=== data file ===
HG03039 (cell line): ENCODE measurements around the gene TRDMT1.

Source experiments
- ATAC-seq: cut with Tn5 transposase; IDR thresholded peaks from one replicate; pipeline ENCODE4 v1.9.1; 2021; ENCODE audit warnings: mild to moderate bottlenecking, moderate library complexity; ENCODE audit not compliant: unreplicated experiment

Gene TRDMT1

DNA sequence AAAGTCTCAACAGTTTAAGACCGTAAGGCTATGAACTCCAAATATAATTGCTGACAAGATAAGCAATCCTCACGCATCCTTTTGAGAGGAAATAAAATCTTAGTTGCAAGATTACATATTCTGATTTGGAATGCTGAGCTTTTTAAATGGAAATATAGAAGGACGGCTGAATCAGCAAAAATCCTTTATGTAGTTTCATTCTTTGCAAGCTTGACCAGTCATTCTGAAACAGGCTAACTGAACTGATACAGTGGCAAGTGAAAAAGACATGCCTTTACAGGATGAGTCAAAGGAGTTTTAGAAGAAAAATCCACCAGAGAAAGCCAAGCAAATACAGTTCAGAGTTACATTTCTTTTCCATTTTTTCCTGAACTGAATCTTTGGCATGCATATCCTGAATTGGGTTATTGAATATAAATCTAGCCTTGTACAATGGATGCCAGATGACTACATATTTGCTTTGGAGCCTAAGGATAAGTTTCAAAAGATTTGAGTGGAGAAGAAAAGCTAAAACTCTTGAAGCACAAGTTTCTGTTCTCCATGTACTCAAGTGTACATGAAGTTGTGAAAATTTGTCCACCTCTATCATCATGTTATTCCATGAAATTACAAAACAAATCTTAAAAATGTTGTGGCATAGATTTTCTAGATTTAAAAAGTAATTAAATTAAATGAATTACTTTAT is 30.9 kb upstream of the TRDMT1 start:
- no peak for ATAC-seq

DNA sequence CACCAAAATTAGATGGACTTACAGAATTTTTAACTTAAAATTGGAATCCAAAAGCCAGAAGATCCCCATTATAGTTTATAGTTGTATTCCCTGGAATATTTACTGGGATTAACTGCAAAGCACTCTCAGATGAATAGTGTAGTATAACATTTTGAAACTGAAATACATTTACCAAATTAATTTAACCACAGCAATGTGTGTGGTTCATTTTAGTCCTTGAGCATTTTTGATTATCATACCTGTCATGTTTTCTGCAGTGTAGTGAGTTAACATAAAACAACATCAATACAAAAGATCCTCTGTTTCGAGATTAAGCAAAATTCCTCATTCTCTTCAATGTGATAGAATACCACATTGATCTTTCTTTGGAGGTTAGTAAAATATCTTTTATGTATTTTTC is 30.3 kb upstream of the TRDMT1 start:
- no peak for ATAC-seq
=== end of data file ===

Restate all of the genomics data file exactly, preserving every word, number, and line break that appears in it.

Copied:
HG03039 (cell line): ENCODE measurements around the gene TRDMT1.

Source experiments
- ATAC-seq: cut with Tn5 transposase; IDR thresholded peaks from one replicate; pipeline ENCODE4 v1.9.1; 2021; ENCODE audit warnings: mild to moderate bottlenecking, moderate library complexity; ENCODE audit not compliant: unreplicated experiment

Gene TRDMT1

DNA sequence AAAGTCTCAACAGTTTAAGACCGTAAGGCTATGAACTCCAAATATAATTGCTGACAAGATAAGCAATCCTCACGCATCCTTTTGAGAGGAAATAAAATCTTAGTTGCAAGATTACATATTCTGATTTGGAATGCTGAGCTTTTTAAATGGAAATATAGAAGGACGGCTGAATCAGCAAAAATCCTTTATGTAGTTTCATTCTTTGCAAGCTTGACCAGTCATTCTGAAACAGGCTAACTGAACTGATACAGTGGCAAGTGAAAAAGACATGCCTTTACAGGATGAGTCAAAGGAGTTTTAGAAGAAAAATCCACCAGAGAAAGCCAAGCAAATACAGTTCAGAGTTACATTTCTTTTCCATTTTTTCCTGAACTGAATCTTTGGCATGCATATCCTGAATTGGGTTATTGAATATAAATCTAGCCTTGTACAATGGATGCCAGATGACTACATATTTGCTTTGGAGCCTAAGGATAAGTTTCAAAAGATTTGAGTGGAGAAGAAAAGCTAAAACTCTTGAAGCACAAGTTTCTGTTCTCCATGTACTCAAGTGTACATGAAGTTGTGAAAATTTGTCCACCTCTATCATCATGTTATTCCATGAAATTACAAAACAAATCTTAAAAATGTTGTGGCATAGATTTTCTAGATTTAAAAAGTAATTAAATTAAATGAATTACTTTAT is 30.9 kb upstream of the TRDMT1 start:
- no peak for ATAC-seq

DNA sequence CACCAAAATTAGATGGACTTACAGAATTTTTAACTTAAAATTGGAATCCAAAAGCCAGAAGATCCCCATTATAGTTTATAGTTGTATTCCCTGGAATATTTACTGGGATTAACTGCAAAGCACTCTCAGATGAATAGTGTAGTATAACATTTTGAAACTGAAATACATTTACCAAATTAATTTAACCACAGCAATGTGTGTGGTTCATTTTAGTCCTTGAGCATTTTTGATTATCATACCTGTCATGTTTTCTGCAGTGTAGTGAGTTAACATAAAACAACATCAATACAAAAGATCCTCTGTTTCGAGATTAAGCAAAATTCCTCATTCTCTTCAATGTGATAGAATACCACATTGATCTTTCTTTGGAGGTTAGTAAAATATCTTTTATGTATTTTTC is 30.3 kb upstream of the TRDMT1 start:
- no peak for ATAC-seq